I decided to sleep in the next morning and started working on the documentation around 11 AM. I really wanted to create a quality document for Offensive Security to read and so I invested about 10 hours writing it. The document also included a “vulnerability analysis” section which outlined the issues present with the host I was unable to compromise. It also had recommendations to remediate the issues identified with the uncompomised host. At the time of completion it was 130 pages and had been QA’d twice.
I submitted my documentation to Offensive Security at 9 PM on April 4th 2015. This was 36 hours after I had started the exam. The sense of relief I felt after submitting the document was absolutely magnificent. It was the culmination of 6 months of hard work being expressed in a fully practical exam with the main deliverable being a formal penetration test report.
On April 6th 2015 at 6 AM I received the email I had been obsessing over since submitting the documentation. Confirmation of my success in completing the OSCP exam and obtaining the OSCP certification.
0x06 - Other Considerations
Employers should know that the OSCP is an incredibly hard certificate to achieve. Offensive Security has stated that people who have obtained the OSCP are able to defeat any learning plateau and have a complete understanding of a penetration test from start to finish.
Something I read and really liked on Nick Schroedl’s blog is:
“The OSCP is one of a handful of certifications that is achieved through hands on scenario testing rather than multiple choice. You can guess a, b, c, or d and have a %25 of getting it right. [In] lab scenarios there is no guessing.”
I also think that the exposure of the OSCP in industry is expanding. I recently read the new PCI Penetration Testing Guidance Report (March 2015) and I was really happy to see that under section 3.1 the OSCP is at the top of the list. In previous years this may not have been the case.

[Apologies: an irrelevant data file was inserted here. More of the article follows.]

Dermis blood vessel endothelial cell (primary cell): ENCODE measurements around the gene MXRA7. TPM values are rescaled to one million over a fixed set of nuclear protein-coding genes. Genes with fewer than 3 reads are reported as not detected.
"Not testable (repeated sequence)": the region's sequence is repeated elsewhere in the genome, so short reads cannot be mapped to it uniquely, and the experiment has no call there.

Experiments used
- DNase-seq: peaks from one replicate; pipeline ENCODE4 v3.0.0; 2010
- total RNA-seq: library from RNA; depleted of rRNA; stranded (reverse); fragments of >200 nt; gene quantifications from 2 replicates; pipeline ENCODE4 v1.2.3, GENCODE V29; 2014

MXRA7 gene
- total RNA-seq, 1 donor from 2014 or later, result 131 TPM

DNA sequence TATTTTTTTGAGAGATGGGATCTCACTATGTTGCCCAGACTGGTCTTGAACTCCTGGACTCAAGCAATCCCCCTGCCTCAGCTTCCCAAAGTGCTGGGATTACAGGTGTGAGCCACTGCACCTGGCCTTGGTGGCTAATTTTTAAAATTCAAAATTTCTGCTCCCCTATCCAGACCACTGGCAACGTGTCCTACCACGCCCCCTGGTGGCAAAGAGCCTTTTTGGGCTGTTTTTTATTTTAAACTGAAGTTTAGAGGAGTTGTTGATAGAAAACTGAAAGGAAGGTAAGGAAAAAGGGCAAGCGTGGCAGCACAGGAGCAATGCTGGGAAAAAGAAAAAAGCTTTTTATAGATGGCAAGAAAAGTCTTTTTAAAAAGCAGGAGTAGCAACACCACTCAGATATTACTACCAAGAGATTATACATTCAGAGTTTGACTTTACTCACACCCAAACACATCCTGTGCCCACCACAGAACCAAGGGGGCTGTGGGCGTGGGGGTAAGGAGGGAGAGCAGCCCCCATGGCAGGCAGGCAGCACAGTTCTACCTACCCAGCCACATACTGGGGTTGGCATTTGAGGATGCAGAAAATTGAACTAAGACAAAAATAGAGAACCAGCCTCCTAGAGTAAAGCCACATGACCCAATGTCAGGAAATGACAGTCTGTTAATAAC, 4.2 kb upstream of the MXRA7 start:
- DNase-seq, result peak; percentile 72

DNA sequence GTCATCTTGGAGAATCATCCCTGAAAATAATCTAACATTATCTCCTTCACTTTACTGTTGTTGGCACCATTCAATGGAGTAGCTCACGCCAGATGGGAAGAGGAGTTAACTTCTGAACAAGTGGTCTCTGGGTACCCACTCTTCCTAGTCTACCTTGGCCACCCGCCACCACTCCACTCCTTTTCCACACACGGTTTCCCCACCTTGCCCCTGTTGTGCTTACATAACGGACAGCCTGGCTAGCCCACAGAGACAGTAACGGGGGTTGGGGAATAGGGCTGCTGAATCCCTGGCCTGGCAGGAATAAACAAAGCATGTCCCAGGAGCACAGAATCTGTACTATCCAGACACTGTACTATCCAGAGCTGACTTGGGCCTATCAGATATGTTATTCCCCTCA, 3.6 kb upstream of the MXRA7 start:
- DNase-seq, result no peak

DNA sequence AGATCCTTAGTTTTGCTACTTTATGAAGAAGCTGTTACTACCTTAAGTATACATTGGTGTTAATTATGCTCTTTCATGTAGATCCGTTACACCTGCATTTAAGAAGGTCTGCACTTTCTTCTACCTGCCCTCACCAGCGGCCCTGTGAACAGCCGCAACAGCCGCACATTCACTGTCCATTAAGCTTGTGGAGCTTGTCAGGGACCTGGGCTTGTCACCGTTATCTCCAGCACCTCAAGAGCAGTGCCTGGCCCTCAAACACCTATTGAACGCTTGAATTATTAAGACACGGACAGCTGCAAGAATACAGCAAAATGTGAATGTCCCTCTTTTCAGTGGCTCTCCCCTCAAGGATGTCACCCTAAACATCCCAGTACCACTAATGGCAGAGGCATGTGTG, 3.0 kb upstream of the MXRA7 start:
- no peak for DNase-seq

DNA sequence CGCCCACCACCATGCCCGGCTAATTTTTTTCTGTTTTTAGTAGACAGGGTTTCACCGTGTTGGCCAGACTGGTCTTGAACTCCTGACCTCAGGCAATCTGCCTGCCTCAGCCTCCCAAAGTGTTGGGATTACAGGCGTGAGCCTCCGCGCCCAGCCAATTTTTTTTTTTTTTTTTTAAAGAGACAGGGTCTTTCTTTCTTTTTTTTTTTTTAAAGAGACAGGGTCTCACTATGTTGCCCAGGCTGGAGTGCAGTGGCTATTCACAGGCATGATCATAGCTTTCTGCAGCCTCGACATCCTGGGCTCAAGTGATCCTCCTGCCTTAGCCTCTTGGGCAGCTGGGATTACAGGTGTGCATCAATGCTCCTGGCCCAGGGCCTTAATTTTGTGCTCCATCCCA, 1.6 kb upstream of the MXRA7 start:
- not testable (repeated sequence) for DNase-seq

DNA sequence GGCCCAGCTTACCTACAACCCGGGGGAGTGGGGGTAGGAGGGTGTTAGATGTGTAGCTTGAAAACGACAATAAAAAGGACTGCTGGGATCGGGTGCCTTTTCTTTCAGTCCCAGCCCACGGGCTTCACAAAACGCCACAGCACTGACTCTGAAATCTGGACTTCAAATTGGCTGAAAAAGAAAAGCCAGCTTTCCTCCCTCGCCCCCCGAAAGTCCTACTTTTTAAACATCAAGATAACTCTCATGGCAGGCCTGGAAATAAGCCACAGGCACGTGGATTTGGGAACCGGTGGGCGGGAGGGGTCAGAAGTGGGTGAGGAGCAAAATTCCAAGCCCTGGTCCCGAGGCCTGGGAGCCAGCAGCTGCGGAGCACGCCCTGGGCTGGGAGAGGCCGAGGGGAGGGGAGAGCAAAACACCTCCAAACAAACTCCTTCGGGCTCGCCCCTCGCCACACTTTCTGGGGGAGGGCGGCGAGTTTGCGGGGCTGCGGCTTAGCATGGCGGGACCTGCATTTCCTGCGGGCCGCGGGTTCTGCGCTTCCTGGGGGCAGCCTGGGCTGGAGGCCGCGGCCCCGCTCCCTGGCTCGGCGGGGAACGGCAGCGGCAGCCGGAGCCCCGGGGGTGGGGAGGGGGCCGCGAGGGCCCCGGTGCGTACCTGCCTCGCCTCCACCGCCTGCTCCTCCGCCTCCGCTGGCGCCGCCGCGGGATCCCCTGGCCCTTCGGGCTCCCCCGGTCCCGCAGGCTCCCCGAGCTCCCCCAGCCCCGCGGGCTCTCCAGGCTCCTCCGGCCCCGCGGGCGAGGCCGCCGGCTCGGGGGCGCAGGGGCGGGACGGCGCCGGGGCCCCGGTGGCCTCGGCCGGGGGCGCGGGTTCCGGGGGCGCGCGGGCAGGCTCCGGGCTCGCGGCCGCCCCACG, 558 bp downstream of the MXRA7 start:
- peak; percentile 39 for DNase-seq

The amount of respect that I have gained for fellow OSCP holders is incredible. Not only for their clear demonstration of practical penetration testing, but also for their dedication and determination to try harder!
0x07 - Shoutouts
I wanted to give a shout out to my fantastic girlfriend who provided me with continuous reassurance, support and advice over my time in the course. Even though she may not have fully understood the intricate technical details of what I was doing, she understood how much the OSCP meant to me and supported me in every possible way to achieve my goals.
Also a massive thank you to both Chis Thompson and Alastair Gray for putting up with my continuous pestering and complaining. Chris and Alastair both have OSCP’s and were sort of like role models for me. Good help is hard to come by, this is especially true in info sec. These two awesome individuals were happy to put up with me when they could have easily told me to… yeah.
So whats next?
I’m going to be taking a few weeks off and then probably start studying for the CEH, after that I’ll be looking into the GIAC GPEN and CISSP. Eventually making my way to the OSCE.
If you made it this far, thank you for taking the time to read my review of the PWK Course and OSCP Exam. Feel free to contact me if you have any questions!